of Florida


  A New Product Development Company









Design Steps Overview

The Development Step Process
for Electronic Products

Development of new products requires that an orderly set of phases or "steps" be followed by the engineering, marketing, and manufacturing teams to avoid costly mistakes. Industry experience has demonstrated that it may cost three to ten times more to correct oversights, which should have been accomplished in a preceding phase. A summary of the primary Steps, which have come to be generally accepted as an efficient development process, follows. Emphasis here is on the engineering design aspects, but they apply in principle to all company divisions such as marketing and finance.

STEP ZERO: Introductory Phase

Initial product definition and "getting to know each other" phase. This phase also highlights major work tasks to be done.

STEP ONE: Concept, Feasibility, Spec. Study

A product is broadly defined based upon a perceived market need. Marketing and Engineering jointly determine market, technical and regulatory feasibility. Intense government regulations in most industries determine a design as much as market requirements.  Engineering may model high-risk subsystems to build needed technical confidence. They then issue a summary report of findings and a beginning product specification.

Deliverable: One or more technical study reports are created which typically summarizes study findings and a preliminary product specification with sketches, etc.

STEP TWO: First Prototype (Lab Proto / Alpha Proto)

A project team is selected, a kick-off meeting is held and product spec.'s are further defined along with regulatory requirements (U/L, IEC, EU, FDA, RoHS, etc.) A "lab-protoype" model is designed and built to assure design bugs are corrected before commitment to tooling. Documentation and computer "firmware/ software"  code are usually informal during this phase. Engineering and marketing meetings are held as needed to formalize a first working product specification. Industry experience has shown that many clients push to bypass this phase and rush to get the product tooled prematurely. This has proven to be a costly mistake! Occasionally, the product needs further definition in the "field" and then an "alpha" prototype is made and deployed to get real-world performance data. Thus, this Step may sometimes be split into two distinct steps.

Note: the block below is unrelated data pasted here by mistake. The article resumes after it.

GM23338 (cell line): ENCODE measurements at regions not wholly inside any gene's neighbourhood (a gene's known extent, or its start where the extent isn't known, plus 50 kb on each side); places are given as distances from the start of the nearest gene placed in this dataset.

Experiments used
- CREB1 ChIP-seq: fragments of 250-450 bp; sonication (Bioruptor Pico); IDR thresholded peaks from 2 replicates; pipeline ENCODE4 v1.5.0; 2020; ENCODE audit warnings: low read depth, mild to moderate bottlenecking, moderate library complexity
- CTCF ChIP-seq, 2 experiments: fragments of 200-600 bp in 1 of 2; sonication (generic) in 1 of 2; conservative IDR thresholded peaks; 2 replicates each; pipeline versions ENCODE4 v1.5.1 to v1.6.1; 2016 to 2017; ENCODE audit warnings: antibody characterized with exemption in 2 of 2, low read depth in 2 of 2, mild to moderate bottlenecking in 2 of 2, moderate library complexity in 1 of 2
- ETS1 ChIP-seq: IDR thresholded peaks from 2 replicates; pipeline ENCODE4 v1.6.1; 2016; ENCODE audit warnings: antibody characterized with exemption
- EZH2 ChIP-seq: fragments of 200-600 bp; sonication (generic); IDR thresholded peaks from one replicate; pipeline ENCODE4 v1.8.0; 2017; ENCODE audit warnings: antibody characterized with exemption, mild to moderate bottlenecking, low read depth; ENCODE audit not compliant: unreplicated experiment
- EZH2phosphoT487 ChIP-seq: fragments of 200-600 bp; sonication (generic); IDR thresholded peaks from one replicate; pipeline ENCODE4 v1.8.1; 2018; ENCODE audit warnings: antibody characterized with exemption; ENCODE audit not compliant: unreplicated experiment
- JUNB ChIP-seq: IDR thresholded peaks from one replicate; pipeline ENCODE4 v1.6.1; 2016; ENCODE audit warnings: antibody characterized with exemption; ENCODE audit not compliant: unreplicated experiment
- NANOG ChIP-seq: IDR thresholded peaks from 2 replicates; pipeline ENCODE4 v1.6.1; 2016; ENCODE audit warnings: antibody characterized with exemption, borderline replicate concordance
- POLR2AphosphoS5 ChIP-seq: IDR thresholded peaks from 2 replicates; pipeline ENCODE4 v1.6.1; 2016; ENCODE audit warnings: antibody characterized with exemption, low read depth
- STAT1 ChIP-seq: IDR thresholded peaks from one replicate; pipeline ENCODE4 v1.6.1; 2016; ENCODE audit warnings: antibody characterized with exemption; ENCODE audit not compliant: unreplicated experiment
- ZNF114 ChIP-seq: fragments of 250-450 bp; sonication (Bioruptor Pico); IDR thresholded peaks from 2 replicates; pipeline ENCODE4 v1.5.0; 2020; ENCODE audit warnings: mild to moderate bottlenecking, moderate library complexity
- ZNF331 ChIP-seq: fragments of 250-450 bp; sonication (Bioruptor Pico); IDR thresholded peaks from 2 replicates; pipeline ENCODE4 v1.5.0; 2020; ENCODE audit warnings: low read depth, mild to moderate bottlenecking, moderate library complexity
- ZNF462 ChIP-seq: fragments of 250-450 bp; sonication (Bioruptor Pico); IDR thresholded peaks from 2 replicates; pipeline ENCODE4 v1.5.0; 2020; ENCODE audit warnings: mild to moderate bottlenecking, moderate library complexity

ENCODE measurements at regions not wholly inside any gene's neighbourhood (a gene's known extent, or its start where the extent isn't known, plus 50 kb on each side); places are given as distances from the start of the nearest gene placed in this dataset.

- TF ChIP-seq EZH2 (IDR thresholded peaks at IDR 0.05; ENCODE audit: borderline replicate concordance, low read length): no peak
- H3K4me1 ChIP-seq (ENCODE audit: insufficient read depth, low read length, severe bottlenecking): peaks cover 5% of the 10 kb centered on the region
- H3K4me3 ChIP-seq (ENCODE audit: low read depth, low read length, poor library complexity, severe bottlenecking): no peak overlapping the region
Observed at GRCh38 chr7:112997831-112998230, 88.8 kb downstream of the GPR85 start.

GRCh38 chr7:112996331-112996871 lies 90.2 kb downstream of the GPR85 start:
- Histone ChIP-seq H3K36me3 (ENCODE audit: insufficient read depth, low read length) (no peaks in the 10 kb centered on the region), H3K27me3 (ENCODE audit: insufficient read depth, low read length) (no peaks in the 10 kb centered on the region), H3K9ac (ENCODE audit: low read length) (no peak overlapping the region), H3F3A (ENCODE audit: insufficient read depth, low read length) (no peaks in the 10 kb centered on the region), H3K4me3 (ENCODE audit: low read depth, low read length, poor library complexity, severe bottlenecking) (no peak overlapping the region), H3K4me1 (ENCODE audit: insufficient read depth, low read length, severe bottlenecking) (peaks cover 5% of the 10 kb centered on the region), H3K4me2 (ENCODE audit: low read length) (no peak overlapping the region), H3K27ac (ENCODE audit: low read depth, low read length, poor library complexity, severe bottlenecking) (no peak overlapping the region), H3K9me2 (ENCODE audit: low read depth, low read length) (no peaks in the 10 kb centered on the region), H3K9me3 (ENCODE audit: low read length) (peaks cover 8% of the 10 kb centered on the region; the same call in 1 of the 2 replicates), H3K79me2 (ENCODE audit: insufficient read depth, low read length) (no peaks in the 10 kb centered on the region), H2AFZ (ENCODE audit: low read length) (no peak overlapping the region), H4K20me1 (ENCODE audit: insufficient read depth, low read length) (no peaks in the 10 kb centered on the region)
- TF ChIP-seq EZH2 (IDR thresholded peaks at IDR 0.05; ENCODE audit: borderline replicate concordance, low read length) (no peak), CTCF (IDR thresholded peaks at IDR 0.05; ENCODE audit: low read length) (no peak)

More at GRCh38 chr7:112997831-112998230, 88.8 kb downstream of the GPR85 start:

Deliverable: A Lab Prototype and/ or "alpha" working model, minimum documentation, a  more complete specification, and a summary report.

STEP THREE: Production Prototypes

This Step requires funding for parts, build, and tooling (plastic molds, PWB's, panel graphics, initial regulatory compliance testing, etc.) for a small number of the product. The product team is expanded to include manufacturing personnel. The team creates a more detailed specification (and marketing focus group study, financial plans, etc.) Engineering then designs, documents, tools and procures sufficient parts to manufacture and test a small evaluation build (2 to 5 typical). These prototypes may be used for regulatory testing, marketing shows, etc. but are NOT usually sold.

Deliverable: Completed primary manufacturing documentation and 2 to 5 working prototypes. Initial regulatory agency test results and needed product changes are also completed, if applicable.

STEP FOUR:  Pilot Production

The first fully controlled and documented products are made for initial sales during this Step. This is a vital phase for cooperation between engineering and the manufacturing company personnel. Typically ten to twenty products are made with responsibility gradually shifting from engineering to full manufacturing operations as engineering completes and debugs both the product and its documentation. Test procedures and test sets are needed to support manufacturing.

Deliverable: Complete manufacturing documentation, fully trained manufacturing personnel, test sets and a modest quantity of delivered product.

STEP FIVE: Early Production

During this phase, manufacturing personnel largely handle the product's build and support. The documentation is placed under formal control (ECN's, DCO's, etc.) and engineering provides sign-off and review of any needed changes until the product is technically stable.

Contact EDA for a more detailed "Development Steps" handout

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Electronic Design Associates
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